The Long-Term Impact of PAFE Grants: Nicolette Jessen ‘13

We spoke to Nicolette Jessen, SHS Class of 2013 as part of our quest to understand the long-term impact our grants have on students. Nicolette is a fourth-year med student going into OB-GYN at the University of Utah School of Medicine. She has been touched by several grants during her high school years and she chatted with us one morning shortly after delivering “a couple of babies and doing a C section.”

Since I was five, I wanted to be a baby doctor. People thought maybe I meant a pediatrician but no, I wanted to deliver babies. What planted the seed is that I was born five weeks early and wouldn’t be here today if it weren’t for my mother’s OB-GYN and team.

Knowing what you want to be at such a young age is a blessing and a curse. Of course, Nicolette has to complete her education, do the hours and the training. Meanwhile, she is impatient and just wants to be a doctor. “It’s not far now, I graduate in May of 2022.”

Nicolette had big dreams to go to an excellent pre-med program in California. Jeralyn Mire, whose position originated through a PAFE grant, supported her big ideas when others didn’t think she could do it. “She pushed me,” said Nicolette, “ I applied to schools like Stanford and Pepperdine. She helped me find scholarship programs (thanks to PAFE’s Scholarship Streamline). In the end, Nicolette was accepted into Pepperdine and as a first-generation college student, that was no small feat.

I hit the ground running when I arrived at Pepperdine. I was nervous as can be. Many told me I would likely fail tests in the first year but I put my blinders on and focused. I’m especially thankful for Sandpoint High School and PAFE’s programs because they gave me an advantage. I arrived prepared and ahead of many other students.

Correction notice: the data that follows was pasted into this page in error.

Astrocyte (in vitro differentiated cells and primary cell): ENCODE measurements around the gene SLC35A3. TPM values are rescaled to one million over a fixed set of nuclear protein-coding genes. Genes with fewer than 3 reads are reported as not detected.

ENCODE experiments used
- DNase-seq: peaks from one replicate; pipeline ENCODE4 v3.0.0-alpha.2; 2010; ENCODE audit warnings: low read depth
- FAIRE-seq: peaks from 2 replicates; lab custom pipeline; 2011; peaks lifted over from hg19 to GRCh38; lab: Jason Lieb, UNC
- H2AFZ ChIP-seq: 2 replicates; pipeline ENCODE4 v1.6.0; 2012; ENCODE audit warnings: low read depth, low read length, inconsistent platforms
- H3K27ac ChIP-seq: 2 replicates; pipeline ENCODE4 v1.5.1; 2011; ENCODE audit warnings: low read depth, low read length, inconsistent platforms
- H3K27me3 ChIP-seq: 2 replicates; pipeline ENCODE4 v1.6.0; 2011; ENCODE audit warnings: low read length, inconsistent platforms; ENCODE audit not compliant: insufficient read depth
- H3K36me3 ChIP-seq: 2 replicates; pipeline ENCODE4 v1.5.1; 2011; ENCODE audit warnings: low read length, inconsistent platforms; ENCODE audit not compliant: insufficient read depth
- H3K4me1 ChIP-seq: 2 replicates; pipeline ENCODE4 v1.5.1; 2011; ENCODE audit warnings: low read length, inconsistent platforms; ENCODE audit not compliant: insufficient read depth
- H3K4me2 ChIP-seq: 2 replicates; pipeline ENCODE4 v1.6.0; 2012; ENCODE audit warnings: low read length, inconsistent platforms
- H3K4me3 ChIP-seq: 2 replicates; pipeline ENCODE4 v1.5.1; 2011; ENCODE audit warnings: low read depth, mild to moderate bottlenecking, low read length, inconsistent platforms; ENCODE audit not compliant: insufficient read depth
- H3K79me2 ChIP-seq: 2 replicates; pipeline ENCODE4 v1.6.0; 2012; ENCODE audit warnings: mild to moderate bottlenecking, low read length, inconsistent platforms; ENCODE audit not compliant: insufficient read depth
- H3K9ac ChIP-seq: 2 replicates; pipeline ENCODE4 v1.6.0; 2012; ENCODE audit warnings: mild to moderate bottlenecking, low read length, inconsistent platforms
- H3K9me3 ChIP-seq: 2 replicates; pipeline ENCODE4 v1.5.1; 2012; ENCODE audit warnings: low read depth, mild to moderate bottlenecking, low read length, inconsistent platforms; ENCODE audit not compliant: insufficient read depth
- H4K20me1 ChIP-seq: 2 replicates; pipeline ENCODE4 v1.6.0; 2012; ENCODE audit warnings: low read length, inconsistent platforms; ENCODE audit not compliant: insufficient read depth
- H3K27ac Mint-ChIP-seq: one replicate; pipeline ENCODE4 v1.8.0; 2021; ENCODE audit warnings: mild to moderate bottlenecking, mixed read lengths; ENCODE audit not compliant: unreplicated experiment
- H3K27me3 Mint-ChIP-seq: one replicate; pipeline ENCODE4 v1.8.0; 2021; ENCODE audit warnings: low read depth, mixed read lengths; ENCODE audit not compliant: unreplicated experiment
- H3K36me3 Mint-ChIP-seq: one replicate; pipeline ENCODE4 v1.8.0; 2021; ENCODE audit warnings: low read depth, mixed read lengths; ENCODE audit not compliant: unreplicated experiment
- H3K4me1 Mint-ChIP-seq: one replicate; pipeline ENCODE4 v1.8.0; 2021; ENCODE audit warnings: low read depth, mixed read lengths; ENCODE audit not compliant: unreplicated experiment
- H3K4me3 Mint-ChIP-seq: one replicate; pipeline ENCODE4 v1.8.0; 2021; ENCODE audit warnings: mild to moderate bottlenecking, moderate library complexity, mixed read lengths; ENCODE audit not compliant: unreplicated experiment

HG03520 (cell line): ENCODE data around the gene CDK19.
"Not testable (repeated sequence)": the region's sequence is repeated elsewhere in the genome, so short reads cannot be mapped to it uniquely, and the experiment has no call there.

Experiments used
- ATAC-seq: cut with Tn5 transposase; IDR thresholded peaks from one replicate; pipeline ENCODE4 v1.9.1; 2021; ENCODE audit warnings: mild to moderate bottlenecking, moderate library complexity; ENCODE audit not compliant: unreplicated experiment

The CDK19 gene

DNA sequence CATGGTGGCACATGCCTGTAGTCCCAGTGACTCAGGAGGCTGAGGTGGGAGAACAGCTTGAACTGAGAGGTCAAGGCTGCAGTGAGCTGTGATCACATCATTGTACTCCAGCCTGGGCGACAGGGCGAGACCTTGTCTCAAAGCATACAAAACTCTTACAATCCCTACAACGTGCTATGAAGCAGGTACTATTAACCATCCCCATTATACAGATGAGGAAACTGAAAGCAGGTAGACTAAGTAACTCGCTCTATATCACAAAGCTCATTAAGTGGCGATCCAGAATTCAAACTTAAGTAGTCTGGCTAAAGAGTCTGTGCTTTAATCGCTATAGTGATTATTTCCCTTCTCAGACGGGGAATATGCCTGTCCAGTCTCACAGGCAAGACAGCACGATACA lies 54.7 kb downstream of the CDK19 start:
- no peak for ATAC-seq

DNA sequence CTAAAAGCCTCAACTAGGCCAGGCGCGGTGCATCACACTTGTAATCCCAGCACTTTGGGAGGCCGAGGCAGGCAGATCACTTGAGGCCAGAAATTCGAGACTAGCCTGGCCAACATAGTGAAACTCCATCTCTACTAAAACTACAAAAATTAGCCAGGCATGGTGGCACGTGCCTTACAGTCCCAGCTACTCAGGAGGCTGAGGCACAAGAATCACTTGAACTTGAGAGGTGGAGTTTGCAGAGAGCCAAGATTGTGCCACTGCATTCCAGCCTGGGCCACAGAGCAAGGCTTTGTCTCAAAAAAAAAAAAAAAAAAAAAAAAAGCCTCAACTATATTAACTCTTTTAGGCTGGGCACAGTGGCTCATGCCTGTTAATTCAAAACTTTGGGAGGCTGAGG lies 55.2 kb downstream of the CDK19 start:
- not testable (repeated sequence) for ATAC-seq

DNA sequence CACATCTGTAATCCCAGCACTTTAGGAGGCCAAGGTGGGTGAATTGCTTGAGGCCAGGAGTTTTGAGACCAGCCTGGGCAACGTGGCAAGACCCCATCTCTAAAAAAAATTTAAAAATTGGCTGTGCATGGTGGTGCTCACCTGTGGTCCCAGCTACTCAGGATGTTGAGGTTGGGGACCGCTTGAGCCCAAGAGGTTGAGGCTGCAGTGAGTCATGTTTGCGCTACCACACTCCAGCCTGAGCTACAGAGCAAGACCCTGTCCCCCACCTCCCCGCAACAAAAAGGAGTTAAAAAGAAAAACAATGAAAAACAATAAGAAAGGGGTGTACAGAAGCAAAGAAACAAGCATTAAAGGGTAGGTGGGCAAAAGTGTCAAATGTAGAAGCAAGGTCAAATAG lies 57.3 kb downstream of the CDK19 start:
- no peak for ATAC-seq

Through the National Honor Society (NHS), Nicolette performed her volunteer hours by providing social support at READY! For Kindergarten. “I am really into service so I went above and beyond with my hours. I loved being able to provide a safe, loving environment, even for four hours to some of these kids. You could tell some don’t have as much social support and their parents or grandma are there trying to learn everything they can to get them ready for kindergarten.”

Those volunteer hours for PAFE ended up qualifying Nicolette for a $10,000 service grant to pay for tuition at Pepperdine.

“Anatomy and Physiology with Mrs. Yost, AP Biology with Mr. Barton, and Physics set me up so well for success in my first year of undergrad. The technology that PAFE funded in Mrs. Cessna’s, Mr. Martz’s, and Mrs. Yost’s class was critical to that. I was way ahead of the game compared to my peers. Also, the Collegiate Medical Terminology grant in Kathy Holm’s health occupations program. These programs combined helped me to feel so confident in the knowledge that I had already gained.

“Ultimately the funding PAFE provided SHS from 2009-2013 is one of the reasons I am where I am today. And PAFE along with the teachers at SHS will be on my long list of thank-yous when I become a physician in May 2022.”